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Spanish class partners with Hampton Latino students

One of Wartburg’s Spanish courses, Latinos in the United States, is working with Latino students from Hampton’s high school to prepare a special project.

This new partnership was added to the course taught by Zak Montgomery, the associate professor of Spanish, to enhance the cultural learning aspect of the class. It involves nearly 50 students between the two groups.

Dr. Montgomery

Over the course of the semester, the 22 Hampton and 26 Wartburg students will work electronically in pairs, via email and skype, due to the distance of nearly 40 miles between the two communities. Their project includes researching, creating and performing a skit about historical Latino figures, and their impact on society in the U.S, at both Wartburg and Hampton’s high school later this year.

“Whenever I can put a human interaction twist on teaching culture and history, I do so thinking it’s going to be more powerful and more memorable,” Montgomery said. “The idea is that we are giving a voice to figures who have not been recognized in our history.”

The Latino students are part of an after-school program called Al Éxito, which means “to success.” This organization is based in Des Moines and is active in six other nearby communities such as Hampton, Ottumwa and Marshalltown.

Al Éxito’s goal is to encourage Latino youth to pursue academic success, stay in school, and hopefully attend college. Their efforts to do so include providing a curriculum of support and daily activities to prepare the students for moving on.

The Latino students visited Wartburg on Oct. 4 to meet their partners, begin preparing the project, and tour campus. Both groups also attended the Midwest premier of “The U Turn,” a documentary about the 2008 Postville immigrant raid, and even meet the filmmaker, Luis Argueta.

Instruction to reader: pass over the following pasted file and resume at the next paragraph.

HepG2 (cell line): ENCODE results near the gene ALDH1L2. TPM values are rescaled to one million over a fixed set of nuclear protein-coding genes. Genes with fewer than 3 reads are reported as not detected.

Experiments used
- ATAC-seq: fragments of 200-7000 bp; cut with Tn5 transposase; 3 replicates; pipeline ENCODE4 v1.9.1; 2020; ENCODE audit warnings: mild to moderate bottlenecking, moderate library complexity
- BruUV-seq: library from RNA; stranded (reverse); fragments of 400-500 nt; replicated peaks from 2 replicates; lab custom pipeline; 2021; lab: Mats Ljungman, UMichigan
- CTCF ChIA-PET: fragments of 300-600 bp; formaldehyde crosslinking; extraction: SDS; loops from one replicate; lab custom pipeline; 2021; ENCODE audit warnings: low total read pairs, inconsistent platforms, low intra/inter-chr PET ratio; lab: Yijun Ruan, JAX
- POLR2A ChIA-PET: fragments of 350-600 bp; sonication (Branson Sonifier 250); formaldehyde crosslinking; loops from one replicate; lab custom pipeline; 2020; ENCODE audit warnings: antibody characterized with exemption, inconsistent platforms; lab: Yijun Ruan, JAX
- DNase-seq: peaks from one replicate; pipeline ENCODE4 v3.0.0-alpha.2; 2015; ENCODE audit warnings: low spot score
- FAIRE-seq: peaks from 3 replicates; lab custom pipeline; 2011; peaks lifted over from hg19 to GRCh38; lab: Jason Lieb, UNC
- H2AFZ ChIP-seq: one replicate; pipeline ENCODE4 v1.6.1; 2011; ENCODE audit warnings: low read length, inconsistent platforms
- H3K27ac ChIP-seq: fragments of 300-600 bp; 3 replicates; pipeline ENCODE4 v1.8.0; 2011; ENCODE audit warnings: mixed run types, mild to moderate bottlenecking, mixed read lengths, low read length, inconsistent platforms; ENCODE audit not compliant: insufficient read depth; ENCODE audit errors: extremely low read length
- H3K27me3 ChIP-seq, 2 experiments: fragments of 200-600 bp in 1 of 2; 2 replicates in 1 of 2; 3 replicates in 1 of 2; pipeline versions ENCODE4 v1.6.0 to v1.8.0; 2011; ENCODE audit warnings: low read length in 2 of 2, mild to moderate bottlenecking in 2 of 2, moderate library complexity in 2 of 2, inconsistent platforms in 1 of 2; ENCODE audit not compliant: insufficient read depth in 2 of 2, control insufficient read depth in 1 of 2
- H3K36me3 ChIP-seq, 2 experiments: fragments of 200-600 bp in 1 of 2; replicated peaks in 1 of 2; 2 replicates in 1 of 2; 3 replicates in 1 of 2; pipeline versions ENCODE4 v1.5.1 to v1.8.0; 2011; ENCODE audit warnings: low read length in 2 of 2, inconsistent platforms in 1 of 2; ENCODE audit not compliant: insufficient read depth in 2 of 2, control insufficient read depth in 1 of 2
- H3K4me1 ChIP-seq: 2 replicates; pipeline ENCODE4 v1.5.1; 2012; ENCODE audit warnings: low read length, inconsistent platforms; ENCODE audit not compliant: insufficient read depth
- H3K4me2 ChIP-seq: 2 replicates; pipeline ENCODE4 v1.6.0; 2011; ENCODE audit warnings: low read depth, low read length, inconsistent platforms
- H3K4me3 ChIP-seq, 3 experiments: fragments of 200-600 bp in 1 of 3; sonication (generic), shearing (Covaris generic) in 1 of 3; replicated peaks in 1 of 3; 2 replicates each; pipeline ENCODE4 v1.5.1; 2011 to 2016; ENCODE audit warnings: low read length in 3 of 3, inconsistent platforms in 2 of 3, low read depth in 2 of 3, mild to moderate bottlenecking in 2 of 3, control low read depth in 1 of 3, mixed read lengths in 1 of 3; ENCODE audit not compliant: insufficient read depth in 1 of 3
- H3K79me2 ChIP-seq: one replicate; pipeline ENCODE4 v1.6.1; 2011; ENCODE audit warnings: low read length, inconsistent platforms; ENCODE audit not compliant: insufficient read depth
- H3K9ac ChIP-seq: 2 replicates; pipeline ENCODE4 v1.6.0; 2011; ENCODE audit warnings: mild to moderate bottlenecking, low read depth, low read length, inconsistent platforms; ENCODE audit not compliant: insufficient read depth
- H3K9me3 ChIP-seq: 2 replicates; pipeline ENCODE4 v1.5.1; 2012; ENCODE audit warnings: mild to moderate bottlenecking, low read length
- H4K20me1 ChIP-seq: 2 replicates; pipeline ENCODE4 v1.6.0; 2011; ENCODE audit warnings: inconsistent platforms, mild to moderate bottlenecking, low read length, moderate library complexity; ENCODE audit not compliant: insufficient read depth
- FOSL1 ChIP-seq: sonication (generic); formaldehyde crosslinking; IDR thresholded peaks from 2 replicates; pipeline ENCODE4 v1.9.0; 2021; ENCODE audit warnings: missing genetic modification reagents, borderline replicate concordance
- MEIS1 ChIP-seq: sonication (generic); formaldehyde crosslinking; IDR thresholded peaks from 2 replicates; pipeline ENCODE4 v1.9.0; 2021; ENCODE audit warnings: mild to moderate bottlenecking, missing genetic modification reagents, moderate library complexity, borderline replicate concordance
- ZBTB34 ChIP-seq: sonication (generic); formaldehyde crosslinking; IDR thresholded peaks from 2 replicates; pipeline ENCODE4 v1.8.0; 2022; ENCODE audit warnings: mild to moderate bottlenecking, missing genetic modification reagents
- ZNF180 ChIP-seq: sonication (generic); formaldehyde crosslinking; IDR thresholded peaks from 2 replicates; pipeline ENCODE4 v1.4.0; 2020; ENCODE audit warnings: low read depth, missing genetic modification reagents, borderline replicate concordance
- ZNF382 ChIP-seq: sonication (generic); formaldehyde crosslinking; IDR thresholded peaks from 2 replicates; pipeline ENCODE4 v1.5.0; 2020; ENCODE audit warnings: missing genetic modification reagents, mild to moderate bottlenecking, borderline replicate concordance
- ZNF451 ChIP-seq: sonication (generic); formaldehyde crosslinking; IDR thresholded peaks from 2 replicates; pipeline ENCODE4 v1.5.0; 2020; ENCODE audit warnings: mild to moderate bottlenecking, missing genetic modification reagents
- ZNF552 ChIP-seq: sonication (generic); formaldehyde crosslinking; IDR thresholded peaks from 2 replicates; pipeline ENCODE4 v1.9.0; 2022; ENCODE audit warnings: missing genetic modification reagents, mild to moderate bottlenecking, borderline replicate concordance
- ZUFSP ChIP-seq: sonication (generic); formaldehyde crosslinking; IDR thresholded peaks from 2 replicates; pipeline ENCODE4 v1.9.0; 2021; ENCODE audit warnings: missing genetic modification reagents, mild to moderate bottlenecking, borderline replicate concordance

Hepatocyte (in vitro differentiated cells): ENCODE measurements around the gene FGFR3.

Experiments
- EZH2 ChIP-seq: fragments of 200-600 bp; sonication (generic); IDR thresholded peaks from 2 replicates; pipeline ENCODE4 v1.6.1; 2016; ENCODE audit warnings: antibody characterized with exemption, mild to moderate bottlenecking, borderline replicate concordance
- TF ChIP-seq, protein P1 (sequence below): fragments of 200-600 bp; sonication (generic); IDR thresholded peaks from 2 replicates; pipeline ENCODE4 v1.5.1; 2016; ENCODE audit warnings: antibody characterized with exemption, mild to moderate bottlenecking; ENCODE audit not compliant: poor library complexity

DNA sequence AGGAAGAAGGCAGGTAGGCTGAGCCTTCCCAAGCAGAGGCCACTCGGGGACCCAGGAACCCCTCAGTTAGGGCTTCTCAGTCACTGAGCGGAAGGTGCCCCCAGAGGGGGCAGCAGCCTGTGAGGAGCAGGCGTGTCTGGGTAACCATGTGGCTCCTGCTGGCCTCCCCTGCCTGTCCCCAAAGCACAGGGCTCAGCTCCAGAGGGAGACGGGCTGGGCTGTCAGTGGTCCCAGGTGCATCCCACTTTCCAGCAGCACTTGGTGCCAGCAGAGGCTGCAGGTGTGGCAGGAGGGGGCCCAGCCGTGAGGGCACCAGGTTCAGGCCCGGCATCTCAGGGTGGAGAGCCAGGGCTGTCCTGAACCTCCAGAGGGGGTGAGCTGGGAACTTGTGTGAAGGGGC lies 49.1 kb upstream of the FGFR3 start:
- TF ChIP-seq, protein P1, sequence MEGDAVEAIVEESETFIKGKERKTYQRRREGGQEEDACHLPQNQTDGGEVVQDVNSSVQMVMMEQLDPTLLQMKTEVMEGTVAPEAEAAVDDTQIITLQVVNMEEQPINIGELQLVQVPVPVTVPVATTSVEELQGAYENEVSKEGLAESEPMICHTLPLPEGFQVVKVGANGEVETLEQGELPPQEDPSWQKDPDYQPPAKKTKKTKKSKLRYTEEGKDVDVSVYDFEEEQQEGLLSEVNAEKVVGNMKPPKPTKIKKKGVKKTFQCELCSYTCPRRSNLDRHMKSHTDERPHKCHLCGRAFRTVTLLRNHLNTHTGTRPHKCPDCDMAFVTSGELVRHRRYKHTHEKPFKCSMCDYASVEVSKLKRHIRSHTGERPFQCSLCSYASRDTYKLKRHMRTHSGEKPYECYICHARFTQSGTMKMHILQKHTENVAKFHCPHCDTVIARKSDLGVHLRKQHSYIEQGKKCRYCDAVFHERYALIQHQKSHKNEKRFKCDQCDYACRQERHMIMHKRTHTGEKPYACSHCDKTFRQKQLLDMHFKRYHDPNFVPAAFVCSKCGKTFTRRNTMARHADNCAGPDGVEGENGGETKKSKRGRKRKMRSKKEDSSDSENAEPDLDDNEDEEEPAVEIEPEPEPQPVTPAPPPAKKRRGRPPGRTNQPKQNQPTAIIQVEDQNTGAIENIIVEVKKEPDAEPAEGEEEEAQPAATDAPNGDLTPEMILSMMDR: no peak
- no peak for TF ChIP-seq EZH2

Alicia Urbain, a student taking the course, is excited to be part of creating the relationship between Wartburg and Al Éxito and working alongside her partner Kimberly Guillen to learn more about Latino history. Like most of the students involved with Al Éxito, Guillen’s parents are immigrants and her family has only been in this country for three years.

“This project will help educate the Waverly and Hampton communities of Latino figures that have been left out of history books,” Urbain said.  “Throughout this unique experience, I hope to encourage my partner to enjoy learning and understand that she has a place here in the United States.”

This project and partnership has been in the works since March, when Montgomery came across a link for the group’s page on Google. Montgomery said he was intrigued by Al Éxito’s similar goals and wrote a letter to the director of the Hampton group.

Over the summer, Montgomery said they met several times to discuss the potential outcomes of the partnership and officially solidified the plan just before classes started with high hopes for the ultimate outcome.

“I found that Al Éxito was in line with the things I wanted to do in my own classroom,” Montgomery said. “I hope that the high school students will bring a cultural point of view, and that my students will gain a more nuanced understanding of what the Latino experience is like in this country.”

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